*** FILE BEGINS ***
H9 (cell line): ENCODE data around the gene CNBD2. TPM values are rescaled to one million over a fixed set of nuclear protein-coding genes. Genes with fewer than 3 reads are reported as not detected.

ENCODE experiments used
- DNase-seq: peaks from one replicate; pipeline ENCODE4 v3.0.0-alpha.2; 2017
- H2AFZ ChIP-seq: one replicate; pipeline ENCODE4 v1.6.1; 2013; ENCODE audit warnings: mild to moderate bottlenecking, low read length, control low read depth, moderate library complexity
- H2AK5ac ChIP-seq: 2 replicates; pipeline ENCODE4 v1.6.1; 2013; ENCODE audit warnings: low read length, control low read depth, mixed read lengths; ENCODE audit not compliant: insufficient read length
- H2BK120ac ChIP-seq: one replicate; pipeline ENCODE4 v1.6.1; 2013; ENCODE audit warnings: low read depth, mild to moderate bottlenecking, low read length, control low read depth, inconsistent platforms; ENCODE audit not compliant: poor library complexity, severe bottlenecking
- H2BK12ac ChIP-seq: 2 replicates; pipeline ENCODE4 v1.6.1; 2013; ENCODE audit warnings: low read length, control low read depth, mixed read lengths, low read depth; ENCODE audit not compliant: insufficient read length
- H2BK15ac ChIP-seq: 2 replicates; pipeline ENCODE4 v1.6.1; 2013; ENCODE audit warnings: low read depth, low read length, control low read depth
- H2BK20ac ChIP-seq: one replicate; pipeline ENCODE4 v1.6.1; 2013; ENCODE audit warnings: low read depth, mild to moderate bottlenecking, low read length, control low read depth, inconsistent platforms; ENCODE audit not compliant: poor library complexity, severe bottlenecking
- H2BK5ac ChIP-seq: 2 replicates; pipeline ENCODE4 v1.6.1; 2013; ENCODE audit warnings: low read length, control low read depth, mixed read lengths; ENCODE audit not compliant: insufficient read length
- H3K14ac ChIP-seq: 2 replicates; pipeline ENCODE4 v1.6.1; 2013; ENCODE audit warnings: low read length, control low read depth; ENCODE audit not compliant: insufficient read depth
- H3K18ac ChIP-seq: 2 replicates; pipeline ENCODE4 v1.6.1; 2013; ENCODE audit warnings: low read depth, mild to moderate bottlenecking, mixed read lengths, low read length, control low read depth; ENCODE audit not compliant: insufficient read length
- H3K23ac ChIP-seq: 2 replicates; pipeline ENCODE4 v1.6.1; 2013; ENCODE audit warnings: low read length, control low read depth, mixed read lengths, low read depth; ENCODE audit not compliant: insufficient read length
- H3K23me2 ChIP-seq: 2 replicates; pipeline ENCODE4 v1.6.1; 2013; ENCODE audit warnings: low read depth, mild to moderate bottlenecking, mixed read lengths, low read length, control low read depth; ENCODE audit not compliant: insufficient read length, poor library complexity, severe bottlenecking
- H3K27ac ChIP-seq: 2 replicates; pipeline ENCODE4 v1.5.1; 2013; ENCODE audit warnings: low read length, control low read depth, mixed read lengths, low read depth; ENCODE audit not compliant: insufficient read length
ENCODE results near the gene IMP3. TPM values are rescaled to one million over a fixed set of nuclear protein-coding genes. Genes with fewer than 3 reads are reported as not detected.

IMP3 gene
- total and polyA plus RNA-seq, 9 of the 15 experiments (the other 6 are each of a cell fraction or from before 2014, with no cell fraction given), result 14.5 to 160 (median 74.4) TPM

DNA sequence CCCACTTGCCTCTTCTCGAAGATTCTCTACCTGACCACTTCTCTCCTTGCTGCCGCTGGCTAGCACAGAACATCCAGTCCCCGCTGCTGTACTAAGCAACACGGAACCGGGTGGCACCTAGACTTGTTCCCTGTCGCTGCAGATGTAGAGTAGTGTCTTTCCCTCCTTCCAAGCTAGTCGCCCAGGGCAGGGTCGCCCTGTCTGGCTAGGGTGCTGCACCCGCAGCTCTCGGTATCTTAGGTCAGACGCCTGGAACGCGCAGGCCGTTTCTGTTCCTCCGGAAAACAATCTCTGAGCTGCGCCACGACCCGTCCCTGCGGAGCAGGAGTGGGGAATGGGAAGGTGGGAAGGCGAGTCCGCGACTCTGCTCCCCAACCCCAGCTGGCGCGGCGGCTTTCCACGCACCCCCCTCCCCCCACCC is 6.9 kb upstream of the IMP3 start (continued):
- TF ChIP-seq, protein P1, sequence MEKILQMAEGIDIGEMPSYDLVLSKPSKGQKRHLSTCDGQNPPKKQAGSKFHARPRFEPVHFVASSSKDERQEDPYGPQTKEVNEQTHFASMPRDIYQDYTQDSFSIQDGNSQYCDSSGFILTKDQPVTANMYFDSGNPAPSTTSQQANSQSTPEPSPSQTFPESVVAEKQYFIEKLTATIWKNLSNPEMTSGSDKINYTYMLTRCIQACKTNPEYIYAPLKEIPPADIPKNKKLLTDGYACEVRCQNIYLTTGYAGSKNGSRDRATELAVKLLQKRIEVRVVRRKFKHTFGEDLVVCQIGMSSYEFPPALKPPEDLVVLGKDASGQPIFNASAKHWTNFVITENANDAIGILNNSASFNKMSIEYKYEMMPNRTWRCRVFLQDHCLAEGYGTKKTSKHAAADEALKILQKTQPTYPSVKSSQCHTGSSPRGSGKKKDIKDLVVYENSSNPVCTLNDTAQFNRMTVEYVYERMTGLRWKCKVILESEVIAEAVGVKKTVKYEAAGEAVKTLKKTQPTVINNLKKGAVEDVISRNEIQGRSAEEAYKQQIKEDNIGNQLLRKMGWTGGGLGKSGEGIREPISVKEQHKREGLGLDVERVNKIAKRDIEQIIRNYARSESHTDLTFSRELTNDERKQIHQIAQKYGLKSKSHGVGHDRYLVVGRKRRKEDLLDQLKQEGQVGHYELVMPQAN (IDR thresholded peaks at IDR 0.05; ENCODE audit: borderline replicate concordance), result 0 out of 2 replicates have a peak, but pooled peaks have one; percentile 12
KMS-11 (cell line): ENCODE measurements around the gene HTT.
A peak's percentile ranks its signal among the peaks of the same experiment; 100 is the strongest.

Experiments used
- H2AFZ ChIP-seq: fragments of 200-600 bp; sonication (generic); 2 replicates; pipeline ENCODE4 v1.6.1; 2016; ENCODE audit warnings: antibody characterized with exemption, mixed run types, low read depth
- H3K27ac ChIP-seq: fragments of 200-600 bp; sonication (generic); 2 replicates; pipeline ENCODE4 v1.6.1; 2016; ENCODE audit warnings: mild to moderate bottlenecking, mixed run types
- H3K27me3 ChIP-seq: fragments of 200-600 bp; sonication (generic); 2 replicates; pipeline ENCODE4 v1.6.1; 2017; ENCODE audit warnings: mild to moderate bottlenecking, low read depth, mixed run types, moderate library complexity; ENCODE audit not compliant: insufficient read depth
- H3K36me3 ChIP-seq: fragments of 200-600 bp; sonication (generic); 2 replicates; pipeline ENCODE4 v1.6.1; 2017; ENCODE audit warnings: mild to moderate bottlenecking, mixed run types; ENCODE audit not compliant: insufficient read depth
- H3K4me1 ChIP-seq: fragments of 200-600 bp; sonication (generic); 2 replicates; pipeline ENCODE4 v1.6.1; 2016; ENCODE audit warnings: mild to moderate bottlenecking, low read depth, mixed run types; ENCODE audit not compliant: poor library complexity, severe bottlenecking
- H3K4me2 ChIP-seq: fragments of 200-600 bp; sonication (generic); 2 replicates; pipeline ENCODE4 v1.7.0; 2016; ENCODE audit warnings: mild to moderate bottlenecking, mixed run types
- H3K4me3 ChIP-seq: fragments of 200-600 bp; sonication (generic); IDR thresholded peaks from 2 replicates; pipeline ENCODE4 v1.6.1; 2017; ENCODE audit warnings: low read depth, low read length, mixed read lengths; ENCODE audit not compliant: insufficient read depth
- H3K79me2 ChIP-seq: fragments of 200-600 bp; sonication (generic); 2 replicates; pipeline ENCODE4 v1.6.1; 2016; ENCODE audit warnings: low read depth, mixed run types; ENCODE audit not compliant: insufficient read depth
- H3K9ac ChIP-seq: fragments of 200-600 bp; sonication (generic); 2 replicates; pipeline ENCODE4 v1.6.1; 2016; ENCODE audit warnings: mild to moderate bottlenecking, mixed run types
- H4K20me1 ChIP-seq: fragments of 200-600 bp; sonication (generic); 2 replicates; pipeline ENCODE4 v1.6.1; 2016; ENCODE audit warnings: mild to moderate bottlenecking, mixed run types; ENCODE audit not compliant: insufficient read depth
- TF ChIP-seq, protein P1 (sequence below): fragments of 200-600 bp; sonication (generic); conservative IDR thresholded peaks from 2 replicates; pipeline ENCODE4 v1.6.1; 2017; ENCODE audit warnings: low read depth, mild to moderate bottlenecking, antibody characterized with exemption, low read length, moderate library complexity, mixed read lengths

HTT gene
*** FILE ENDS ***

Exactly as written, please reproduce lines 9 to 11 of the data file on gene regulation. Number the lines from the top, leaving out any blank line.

- H2BK20ac ChIP-seq: one replicate; pipeline ENCODE4 v1.6.1; 2013; ENCODE audit warnings: low read depth, mild to moderate bottlenecking, low read length, control low read depth, inconsistent platforms; ENCODE audit not compliant: poor library complexity, severe bottlenecking
- H2BK5ac ChIP-seq: 2 replicates; pipeline ENCODE4 v1.6.1; 2013; ENCODE audit warnings: low read length, control low read depth, mixed read lengths; ENCODE audit not compliant: insufficient read length
- H3K14ac ChIP-seq: 2 replicates; pipeline ENCODE4 v1.6.1; 2013; ENCODE audit warnings: low read length, control low read depth; ENCODE audit not compliant: insufficient read depth